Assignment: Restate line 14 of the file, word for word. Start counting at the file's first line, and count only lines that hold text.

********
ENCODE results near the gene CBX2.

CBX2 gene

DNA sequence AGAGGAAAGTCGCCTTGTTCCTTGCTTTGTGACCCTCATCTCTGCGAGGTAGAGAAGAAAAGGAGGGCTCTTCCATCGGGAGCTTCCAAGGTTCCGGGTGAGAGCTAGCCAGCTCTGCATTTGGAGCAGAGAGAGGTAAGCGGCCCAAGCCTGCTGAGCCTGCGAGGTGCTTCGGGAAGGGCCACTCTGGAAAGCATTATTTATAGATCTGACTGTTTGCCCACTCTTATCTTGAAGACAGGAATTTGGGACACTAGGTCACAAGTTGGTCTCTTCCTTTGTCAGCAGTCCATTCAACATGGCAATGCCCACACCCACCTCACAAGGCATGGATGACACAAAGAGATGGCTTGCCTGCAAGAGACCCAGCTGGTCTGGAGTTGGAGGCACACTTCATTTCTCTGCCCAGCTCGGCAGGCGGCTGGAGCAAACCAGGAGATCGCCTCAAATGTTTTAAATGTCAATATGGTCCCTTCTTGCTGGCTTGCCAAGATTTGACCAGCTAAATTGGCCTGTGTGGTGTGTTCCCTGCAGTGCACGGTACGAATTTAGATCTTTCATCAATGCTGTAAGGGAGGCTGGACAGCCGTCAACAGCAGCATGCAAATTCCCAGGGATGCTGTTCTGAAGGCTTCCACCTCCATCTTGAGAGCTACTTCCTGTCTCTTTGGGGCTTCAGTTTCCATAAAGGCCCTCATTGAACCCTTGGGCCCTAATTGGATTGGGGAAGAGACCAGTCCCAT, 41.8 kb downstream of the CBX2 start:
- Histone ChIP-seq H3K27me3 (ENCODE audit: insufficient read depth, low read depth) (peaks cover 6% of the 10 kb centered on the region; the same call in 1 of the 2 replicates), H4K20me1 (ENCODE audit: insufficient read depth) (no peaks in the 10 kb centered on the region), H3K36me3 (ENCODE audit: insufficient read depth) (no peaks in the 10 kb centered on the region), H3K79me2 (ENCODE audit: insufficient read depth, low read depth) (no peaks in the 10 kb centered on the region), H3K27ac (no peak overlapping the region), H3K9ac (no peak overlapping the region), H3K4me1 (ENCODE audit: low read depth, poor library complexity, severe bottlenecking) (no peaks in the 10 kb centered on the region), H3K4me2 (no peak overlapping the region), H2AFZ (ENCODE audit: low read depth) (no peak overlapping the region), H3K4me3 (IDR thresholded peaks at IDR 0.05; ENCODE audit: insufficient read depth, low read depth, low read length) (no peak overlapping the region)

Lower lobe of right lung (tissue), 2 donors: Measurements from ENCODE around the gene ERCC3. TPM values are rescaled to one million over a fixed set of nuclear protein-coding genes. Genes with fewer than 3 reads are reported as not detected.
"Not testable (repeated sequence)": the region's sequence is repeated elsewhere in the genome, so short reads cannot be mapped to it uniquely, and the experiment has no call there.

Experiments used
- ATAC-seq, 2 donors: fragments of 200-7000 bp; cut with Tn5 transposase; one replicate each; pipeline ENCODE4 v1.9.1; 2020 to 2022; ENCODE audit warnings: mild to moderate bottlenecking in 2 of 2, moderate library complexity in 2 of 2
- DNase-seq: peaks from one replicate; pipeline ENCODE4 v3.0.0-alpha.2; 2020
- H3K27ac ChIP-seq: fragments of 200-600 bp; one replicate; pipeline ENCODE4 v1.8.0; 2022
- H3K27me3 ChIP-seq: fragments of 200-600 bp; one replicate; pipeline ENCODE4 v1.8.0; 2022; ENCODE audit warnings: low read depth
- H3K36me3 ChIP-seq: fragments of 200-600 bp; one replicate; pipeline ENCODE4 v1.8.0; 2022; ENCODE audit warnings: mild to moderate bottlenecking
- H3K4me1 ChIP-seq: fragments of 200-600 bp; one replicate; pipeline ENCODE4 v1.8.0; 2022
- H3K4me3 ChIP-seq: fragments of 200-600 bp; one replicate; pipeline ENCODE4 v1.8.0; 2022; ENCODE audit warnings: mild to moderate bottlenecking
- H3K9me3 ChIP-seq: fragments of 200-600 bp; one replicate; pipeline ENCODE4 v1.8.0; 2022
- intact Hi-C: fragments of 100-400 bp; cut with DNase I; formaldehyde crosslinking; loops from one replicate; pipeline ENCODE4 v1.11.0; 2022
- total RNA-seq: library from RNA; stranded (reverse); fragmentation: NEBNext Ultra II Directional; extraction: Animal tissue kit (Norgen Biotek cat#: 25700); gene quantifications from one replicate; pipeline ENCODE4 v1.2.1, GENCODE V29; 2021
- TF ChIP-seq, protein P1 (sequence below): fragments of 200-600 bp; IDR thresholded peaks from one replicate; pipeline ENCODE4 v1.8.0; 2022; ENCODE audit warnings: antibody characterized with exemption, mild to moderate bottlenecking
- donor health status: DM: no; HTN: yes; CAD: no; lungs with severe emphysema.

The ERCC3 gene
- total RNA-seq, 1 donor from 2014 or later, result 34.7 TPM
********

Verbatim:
- H3K4me3 ChIP-seq: fragments of 200-600 bp; one replicate; pipeline ENCODE4 v1.8.0; 2022; ENCODE audit warnings: mild to moderate bottlenecking